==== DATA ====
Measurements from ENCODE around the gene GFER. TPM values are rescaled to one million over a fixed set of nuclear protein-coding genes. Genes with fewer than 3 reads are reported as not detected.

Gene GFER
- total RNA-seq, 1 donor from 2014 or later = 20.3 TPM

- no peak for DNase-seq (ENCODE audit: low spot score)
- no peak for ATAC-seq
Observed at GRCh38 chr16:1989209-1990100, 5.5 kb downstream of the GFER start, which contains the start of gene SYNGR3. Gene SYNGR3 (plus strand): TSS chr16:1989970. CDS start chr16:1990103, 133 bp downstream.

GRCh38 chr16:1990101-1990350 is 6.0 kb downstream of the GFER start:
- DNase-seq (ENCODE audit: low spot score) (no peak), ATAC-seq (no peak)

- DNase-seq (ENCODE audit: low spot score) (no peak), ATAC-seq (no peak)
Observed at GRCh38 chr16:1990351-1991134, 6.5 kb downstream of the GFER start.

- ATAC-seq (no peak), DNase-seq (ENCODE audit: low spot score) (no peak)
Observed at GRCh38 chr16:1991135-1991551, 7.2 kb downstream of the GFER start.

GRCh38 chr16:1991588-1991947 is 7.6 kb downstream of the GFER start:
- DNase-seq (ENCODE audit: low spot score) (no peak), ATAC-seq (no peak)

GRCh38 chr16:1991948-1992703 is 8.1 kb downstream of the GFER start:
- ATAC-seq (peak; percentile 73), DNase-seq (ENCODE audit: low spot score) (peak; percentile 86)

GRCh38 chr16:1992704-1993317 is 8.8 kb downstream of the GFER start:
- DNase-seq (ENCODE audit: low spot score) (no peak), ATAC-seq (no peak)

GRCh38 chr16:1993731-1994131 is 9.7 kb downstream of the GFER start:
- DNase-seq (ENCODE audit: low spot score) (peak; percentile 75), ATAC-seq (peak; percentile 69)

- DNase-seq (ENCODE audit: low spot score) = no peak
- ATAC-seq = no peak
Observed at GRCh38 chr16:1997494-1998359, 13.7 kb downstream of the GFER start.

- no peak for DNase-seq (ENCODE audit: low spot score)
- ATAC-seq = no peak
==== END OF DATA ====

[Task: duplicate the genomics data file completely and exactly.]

Measurements from ENCODE around the gene GFER. TPM values are rescaled to one million over a fixed set of nuclear protein-coding genes. Genes with fewer than 3 reads are reported as not detected.

Gene GFER
- total RNA-seq, 1 donor from 2014 or later = 20.3 TPM

- no peak for DNase-seq (ENCODE audit: low spot score)
- no peak for ATAC-seq
Observed at GRCh38 chr16:1989209-1990100, 5.5 kb downstream of the GFER start, which contains the start of gene SYNGR3. Gene SYNGR3 (plus strand): TSS chr16:1989970. CDS start chr16:1990103, 133 bp downstream.

GRCh38 chr16:1990101-1990350 is 6.0 kb downstream of the GFER start:
- DNase-seq (ENCODE audit: low spot score) (no peak), ATAC-seq (no peak)

- DNase-seq (ENCODE audit: low spot score) (no peak), ATAC-seq (no peak)
Observed at GRCh38 chr16:1990351-1991134, 6.5 kb downstream of the GFER start.

- ATAC-seq (no peak), DNase-seq (ENCODE audit: low spot score) (no peak)
Observed at GRCh38 chr16:1991135-1991551, 7.2 kb downstream of the GFER start.

GRCh38 chr16:1991588-1991947 is 7.6 kb downstream of the GFER start:
- DNase-seq (ENCODE audit: low spot score) (no peak), ATAC-seq (no peak)

GRCh38 chr16:1991948-1992703 is 8.1 kb downstream of the GFER start:
- ATAC-seq (peak; percentile 73), DNase-seq (ENCODE audit: low spot score) (peak; percentile 86)

GRCh38 chr16:1992704-1993317 is 8.8 kb downstream of the GFER start:
- DNase-seq (ENCODE audit: low spot score) (no peak), ATAC-seq (no peak)

GRCh38 chr16:1993731-1994131 is 9.7 kb downstream of the GFER start:
- DNase-seq (ENCODE audit: low spot score) (peak; percentile 75), ATAC-seq (peak; percentile 69)

- DNase-seq (ENCODE audit: low spot score) = no peak
- ATAC-seq = no peak
Observed at GRCh38 chr16:1997494-1998359, 13.7 kb downstream of the GFER start.

- no peak for DNase-seq (ENCODE audit: low spot score)
- ATAC-seq = no peak